Negotiating for Growth

Alongside the literature on what not to do, there is recent work that attempts to be more constructive. Acemoglu and Robinson, who helped initiate the empirical study of institutions, are among the leaders in this new line of inquiry as well.16 The key here is a change in the question. Rather than asking what the right institutions are to promote growth, they ask why failed institutions persist. For them, countries stagnate at low levels of development because there is a stalemate among interest groups; despite the aggregate benefit, no group is willing to implement an improved set of institutions.

What their research suggests is that breaking out of that stalemate requires a fundamental expansion of the distribution of economic and political power within a country. By incorporating more people in economic and political decision-making, they argue, a country is better able to negotiate a set of economic institutions that promote economic development.

This sounds promising, but can we see it in the data? These authors and others have made progress and are beginning to provide supportive empirical work. What sets them apart from earlier work is that they have the benefit of knowing that mistakes were made in the past. A good example is from Acemoglu and Robinson along with coauthors Suresh Naidu and Pascual Restrepo. They show that the transition to democracy leads to higher economic growth in the future, finding GDP per capita is around 20% higher in a democracy compared to an otherwise identical nondemocracy. What they see is that countries that democratize invest significantly more in public health and education, consistent with the initial work that Mankiw, Romer and Weil and Alwyn Young did on economic growth.

They explicitly take on all of the empirical issues I complained about above. They do not try to quantify “democracy” along some arbitrary scale (e.g., North Korea is a one, the U.S. is a seven, etc.). They instead focus on a simple comparison of places that clearly democratized versus those that did not. They use several methods to try to assure themselves, and us, that their results are coming from the causal effect of democracy on growth, and not the other way around. This includes a sort of natural experiment where democratization is more likely to occur when more neighboring countries are democracies.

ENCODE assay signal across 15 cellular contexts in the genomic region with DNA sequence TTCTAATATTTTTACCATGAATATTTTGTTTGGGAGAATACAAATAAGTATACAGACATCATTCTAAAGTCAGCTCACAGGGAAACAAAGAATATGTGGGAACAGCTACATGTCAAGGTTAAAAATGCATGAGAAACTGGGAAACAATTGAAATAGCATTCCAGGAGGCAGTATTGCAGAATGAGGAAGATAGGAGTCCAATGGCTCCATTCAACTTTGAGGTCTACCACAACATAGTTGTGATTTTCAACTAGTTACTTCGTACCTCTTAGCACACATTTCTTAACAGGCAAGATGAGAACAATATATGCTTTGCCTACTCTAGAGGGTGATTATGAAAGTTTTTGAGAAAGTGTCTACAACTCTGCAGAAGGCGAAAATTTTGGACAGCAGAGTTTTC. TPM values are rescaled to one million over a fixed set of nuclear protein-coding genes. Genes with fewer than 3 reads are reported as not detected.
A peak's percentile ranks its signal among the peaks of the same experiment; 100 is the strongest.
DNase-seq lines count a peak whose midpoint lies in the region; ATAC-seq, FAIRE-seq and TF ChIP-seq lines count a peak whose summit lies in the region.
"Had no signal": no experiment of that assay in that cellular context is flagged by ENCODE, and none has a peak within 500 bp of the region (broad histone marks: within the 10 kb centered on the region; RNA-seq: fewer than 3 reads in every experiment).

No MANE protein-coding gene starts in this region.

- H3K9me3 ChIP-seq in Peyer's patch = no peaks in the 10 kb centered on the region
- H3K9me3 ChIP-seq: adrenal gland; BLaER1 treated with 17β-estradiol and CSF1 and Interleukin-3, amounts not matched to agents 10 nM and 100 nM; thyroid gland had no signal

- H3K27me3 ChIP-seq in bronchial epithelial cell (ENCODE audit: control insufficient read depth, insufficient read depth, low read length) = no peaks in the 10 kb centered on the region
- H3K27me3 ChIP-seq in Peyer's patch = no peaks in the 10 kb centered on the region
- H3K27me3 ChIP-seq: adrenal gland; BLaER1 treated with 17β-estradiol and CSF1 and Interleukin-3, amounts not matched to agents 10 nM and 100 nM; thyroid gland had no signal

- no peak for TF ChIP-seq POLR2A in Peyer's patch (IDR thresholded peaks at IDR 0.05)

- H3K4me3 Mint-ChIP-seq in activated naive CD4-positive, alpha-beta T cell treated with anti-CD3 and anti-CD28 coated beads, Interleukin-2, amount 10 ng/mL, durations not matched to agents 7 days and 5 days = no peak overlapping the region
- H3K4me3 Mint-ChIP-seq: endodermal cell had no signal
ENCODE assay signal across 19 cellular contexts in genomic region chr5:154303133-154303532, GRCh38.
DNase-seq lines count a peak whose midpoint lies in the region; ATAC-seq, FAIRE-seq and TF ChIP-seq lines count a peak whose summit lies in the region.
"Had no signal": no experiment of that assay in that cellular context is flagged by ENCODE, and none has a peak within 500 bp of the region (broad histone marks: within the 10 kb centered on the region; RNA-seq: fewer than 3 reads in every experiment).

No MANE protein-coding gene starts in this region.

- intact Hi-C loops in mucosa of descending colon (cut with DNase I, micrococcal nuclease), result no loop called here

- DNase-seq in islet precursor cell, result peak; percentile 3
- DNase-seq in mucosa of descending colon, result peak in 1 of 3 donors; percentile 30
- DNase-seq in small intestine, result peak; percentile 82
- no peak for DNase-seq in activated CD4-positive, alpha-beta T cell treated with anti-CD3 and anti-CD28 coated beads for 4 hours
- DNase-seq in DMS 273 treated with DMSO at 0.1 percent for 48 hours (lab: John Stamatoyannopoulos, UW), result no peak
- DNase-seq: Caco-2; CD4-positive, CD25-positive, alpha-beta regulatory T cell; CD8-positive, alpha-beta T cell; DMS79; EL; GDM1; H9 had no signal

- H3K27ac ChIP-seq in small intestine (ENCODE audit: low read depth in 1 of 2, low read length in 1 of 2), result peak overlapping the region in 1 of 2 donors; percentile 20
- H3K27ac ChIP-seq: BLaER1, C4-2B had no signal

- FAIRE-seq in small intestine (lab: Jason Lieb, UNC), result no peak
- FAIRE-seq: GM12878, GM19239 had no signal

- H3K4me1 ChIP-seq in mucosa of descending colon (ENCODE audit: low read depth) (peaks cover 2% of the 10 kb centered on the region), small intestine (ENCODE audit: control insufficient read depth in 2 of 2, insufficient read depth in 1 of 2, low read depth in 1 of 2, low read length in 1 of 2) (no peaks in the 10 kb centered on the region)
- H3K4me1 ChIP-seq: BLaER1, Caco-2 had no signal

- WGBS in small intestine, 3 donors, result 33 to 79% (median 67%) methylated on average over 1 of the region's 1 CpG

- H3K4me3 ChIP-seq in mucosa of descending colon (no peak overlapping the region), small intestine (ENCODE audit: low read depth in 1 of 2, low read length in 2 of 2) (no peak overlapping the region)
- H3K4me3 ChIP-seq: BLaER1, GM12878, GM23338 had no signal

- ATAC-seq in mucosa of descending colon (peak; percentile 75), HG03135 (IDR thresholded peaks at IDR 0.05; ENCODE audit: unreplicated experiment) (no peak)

Some counterexamples may immediately come to mind. South Korea, whose economy took off in the ’60s, did not democratize until 1988, and China has undergone impressive economic growth without democratizing at all. But once Acemoglu, Naidu, Restrepo and Robinson make the comparison across all countries, it turns out that their experiences are something of an outlier, not the norm. And in both, there were events that led to a widespread expansion of the distribution of economic power, even though it was not accompanied by political power: the massive redistribution of land in South Korea following World War II and the market reforms in the 1970s and ’80s in China that gave more people rights over their land and assets.

This result is exciting, in part because it suggests that something inherently positive — wider representation and democracy — is also conducive to economic growth. But it doesn’t mean we’ve cracked the code and are capable of generating economic miracles at will. Countries that do expand the distribution of political and economic power still have to negotiate the institutions supporting growth. This is where our expanding knowledge of which institutions don’t work becomes valuable, helping eliminate dead ends.

Making Modest Conclusions

At this point the situation may seem rather grim. Can we say, with any confidence, that we know the set of policies or institutions that can create the rapid economic growth seen in South Korea and others? The frank answer is no.